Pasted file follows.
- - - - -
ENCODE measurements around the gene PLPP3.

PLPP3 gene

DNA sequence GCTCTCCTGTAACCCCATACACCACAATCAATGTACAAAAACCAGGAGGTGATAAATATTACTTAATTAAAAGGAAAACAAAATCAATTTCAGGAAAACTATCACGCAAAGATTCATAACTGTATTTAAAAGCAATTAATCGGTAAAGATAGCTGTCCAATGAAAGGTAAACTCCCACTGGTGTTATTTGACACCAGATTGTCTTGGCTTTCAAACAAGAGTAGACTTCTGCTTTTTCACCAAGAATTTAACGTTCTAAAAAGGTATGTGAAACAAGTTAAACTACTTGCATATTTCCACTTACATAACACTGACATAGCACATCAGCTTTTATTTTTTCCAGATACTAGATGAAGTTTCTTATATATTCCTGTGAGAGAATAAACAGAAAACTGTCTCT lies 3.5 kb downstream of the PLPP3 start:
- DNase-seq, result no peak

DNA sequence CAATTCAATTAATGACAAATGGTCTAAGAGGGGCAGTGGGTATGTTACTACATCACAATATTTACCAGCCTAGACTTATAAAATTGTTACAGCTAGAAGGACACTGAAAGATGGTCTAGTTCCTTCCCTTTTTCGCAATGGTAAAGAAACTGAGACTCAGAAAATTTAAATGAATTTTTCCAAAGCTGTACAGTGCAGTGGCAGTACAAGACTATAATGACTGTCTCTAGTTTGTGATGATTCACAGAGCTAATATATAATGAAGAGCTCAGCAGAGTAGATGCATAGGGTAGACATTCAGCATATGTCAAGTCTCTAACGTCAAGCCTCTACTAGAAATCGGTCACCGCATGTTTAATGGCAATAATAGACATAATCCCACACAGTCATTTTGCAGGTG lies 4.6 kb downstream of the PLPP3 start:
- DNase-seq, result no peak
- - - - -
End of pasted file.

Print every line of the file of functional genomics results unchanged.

ENCODE measurements around the gene PLPP3.

PLPP3 gene

DNA sequence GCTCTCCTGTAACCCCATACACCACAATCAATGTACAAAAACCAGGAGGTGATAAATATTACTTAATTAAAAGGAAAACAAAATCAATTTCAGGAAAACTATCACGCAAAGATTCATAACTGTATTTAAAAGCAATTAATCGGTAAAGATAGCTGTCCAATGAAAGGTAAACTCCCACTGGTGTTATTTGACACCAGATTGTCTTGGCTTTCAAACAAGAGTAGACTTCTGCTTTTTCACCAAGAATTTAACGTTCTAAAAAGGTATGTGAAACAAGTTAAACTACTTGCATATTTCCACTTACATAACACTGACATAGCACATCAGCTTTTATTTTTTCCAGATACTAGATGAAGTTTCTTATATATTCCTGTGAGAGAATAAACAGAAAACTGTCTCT lies 3.5 kb downstream of the PLPP3 start:
- DNase-seq, result no peak

DNA sequence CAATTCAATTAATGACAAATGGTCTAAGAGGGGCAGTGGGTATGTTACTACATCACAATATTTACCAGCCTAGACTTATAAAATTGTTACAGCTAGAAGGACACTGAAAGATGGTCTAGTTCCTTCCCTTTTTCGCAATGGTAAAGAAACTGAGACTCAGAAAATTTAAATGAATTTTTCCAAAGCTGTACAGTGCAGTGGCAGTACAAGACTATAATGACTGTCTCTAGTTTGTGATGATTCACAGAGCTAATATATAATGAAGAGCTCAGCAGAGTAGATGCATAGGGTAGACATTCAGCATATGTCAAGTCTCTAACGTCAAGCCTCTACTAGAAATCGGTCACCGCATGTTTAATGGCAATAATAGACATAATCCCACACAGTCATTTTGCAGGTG lies 4.6 kb downstream of the PLPP3 start:
- DNase-seq, result no peak